Limitation of Liability. Perhaps the most significant of the non-tax factors bearing on the selection of the form of organization of the business is whether or not, or to what extent, the owners of the business will be shielded from unlimited personal liability for the obligations undertaken by the business.

A sole proprietor enjoys no limitation of liability. If the business incurs a contractual obligation, it is the proprietor who is responsible for the performance of the contract. If an injury results to a customer by reason of the negligence of the proprietor, or one of the proprietor’s employees, in the conduct of his or her business, the proprietor’s pocketbook will be the source of damages recovered by the victim in the absence of adequate liability insurance. The owner’s personal assets, such as residence, wages, vehicles, investments, and other property, are made available to satisfy the debts of the business. Liability arising under contract claims or in any other context also falls squarely on the shoulders of the sole proprietor, without limitation. The law simply does not recognize a distinction between the owner of the business and the business, notwithstanding that the business may be conducted under an assumed name. Similarly, if the owner of the sole proprietorship is unable to pay his or her personal debts, the assets of the business may be used to satisfy those obligations.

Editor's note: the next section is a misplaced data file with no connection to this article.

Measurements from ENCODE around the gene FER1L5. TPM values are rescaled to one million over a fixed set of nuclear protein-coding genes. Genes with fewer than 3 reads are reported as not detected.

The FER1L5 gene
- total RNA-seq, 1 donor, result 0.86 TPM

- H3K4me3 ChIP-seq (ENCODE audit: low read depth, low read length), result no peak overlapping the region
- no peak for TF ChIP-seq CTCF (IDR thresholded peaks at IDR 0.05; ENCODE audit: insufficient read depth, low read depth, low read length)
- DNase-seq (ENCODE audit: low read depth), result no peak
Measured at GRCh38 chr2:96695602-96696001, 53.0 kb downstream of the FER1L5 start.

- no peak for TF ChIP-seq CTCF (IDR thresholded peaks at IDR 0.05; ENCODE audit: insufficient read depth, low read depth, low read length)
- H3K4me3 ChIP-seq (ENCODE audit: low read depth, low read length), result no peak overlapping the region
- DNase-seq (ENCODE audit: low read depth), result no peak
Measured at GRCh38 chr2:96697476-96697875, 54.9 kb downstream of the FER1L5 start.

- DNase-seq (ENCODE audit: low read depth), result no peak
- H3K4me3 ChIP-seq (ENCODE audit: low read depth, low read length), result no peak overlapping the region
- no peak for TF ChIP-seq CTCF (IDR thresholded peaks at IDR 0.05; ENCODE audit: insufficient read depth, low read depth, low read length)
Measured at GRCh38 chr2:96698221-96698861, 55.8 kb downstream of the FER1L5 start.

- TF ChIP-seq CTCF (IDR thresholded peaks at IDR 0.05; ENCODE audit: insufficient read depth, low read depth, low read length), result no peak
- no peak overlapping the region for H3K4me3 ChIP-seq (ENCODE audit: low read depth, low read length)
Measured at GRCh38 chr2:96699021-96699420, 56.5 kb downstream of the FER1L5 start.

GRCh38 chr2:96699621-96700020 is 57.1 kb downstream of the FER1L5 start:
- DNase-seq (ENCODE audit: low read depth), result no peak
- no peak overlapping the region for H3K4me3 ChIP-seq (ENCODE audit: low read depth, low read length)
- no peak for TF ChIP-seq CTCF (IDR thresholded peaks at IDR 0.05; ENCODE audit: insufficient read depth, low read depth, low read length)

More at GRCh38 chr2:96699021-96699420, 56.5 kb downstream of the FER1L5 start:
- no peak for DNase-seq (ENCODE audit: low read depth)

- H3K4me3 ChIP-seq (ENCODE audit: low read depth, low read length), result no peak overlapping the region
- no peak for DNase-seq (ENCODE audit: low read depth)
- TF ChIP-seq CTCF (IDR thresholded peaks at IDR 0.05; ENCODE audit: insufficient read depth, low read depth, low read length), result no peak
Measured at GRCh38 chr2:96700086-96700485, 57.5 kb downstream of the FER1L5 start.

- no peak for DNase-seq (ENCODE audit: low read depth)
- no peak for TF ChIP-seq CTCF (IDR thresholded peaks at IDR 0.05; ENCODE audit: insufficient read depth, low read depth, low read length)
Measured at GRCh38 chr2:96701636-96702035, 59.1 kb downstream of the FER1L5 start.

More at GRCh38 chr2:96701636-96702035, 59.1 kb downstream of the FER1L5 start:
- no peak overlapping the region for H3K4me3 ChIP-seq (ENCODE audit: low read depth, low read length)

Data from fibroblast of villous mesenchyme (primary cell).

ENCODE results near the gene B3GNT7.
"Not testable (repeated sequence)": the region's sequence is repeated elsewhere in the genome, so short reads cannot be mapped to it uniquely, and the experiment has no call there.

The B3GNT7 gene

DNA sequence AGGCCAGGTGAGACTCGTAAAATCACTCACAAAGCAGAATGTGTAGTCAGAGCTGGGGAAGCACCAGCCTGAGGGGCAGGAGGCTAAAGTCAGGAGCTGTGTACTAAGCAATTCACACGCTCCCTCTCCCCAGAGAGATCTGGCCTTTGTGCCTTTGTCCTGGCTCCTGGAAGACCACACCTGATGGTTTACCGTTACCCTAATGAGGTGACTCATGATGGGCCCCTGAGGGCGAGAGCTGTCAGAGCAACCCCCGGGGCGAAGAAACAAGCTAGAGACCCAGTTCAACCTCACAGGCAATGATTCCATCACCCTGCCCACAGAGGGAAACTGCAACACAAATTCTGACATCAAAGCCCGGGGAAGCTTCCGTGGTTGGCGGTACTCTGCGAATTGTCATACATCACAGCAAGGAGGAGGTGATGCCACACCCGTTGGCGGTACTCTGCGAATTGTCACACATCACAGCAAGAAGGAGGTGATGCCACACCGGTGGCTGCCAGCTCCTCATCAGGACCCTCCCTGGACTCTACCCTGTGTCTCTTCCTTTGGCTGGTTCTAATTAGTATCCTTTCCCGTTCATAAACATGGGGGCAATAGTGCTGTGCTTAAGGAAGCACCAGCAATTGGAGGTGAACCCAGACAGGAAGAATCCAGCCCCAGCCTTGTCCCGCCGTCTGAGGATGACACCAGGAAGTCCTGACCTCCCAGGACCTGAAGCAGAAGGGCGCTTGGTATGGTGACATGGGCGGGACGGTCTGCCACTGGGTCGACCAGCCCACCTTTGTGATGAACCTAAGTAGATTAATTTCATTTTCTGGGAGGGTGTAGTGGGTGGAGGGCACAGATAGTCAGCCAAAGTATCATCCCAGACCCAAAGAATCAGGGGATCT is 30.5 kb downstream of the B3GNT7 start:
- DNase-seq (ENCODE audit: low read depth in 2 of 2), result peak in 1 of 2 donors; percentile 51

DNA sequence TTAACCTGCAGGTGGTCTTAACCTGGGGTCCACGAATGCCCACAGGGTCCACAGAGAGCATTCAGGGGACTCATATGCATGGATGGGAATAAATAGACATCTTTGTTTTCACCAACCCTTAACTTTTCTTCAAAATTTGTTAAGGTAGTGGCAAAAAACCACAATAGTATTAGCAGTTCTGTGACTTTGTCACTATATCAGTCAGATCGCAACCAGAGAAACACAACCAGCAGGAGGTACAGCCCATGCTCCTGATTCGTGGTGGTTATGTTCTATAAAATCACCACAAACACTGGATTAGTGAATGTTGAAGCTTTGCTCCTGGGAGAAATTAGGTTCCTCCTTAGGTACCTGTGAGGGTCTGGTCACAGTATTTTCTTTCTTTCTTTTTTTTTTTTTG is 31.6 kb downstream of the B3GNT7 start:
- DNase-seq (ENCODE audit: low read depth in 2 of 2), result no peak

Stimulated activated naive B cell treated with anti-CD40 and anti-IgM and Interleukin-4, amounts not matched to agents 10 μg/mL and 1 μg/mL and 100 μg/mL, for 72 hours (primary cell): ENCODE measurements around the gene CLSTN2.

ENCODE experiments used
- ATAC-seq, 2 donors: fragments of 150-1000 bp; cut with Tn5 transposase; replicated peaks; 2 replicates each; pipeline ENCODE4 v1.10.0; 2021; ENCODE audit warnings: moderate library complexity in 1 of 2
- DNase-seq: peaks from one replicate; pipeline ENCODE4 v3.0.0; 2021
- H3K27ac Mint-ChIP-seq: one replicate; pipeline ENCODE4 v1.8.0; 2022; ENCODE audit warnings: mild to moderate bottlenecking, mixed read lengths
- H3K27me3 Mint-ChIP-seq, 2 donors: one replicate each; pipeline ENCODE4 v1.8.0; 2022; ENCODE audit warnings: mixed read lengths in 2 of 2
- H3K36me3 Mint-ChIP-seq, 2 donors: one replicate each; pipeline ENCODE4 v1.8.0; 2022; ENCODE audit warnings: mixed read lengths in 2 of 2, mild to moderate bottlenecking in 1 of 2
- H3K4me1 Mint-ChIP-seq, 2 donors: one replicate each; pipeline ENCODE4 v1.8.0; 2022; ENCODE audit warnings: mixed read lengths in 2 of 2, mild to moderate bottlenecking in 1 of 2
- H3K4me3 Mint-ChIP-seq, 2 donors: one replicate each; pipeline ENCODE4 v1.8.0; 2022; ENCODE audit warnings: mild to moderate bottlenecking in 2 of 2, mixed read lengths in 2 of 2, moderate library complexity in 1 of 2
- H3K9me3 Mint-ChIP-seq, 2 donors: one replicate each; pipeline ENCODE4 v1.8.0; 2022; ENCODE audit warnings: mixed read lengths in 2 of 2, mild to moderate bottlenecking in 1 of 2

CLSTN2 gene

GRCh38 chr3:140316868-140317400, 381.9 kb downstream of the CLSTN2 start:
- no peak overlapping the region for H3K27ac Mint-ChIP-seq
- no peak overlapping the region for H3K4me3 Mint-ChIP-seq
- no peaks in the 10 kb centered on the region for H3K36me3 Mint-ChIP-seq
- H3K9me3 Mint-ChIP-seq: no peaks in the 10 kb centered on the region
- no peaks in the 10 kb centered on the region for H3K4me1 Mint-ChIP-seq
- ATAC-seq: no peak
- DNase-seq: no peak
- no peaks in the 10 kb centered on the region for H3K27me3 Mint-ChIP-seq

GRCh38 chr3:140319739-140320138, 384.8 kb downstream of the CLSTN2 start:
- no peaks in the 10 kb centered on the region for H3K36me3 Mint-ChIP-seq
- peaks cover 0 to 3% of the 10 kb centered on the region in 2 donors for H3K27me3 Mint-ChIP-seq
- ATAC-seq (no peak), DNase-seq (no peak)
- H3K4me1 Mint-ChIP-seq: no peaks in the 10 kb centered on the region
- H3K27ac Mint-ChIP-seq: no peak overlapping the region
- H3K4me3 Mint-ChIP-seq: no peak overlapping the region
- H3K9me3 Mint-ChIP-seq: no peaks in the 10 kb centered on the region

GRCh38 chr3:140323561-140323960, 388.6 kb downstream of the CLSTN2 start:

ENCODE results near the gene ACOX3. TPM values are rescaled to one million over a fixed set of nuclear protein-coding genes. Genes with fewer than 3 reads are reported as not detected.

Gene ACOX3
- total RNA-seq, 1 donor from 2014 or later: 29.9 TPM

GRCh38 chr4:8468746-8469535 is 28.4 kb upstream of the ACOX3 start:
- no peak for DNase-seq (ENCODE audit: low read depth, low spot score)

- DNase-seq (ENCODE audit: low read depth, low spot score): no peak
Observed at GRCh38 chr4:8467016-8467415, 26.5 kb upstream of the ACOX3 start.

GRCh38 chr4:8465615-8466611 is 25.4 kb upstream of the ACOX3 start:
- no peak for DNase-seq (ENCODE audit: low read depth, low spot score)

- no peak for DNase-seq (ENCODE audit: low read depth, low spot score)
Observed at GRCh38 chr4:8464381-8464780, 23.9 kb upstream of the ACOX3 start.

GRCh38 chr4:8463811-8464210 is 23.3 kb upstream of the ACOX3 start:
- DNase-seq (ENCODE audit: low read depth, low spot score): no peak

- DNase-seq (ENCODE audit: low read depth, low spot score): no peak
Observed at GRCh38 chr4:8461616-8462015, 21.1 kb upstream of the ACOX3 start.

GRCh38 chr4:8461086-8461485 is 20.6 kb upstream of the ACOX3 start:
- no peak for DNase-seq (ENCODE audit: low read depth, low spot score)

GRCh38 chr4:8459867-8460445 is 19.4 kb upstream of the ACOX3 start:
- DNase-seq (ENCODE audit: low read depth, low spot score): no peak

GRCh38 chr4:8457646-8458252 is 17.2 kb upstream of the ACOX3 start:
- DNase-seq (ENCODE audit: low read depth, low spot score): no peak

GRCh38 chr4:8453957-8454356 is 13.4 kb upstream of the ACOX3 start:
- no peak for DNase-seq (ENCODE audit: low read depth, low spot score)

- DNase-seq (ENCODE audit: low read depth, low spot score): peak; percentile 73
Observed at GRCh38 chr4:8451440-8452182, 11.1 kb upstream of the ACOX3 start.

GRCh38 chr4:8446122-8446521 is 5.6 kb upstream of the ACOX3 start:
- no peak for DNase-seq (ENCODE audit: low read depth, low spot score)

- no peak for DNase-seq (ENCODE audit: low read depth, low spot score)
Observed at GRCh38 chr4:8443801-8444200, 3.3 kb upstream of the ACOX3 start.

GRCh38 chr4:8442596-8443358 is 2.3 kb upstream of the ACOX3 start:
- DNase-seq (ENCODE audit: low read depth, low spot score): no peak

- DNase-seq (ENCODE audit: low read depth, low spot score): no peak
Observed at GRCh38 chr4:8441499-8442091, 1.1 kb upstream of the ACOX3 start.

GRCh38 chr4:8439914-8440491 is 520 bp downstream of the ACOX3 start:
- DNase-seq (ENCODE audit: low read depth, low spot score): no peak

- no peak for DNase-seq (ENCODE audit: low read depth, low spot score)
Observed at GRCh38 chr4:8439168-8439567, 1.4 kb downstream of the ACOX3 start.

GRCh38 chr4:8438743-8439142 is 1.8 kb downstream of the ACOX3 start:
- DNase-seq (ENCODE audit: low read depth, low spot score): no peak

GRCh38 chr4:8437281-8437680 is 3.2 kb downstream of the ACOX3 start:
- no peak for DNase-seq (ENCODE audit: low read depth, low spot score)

By definition, a partnership consists of at least two owners. However, as with a sole proprietor, the partners in a general partnership are personally liable for the debts and liabilities of the partnership. By contrast, in a limited partnership, it is only the general partners, and not the limited partners, who are personally liable for the debts and liabilities incurred in the partnership business. Obviously, this is a significant disadvantage for all of the partners of a general partnership and for the general partners in a limited partnership. The fact of the matter is that if the business is organized as a partnership, whether general or limited, there will be at least one partner who will be personally liable for the debts and liabilities of the partnership.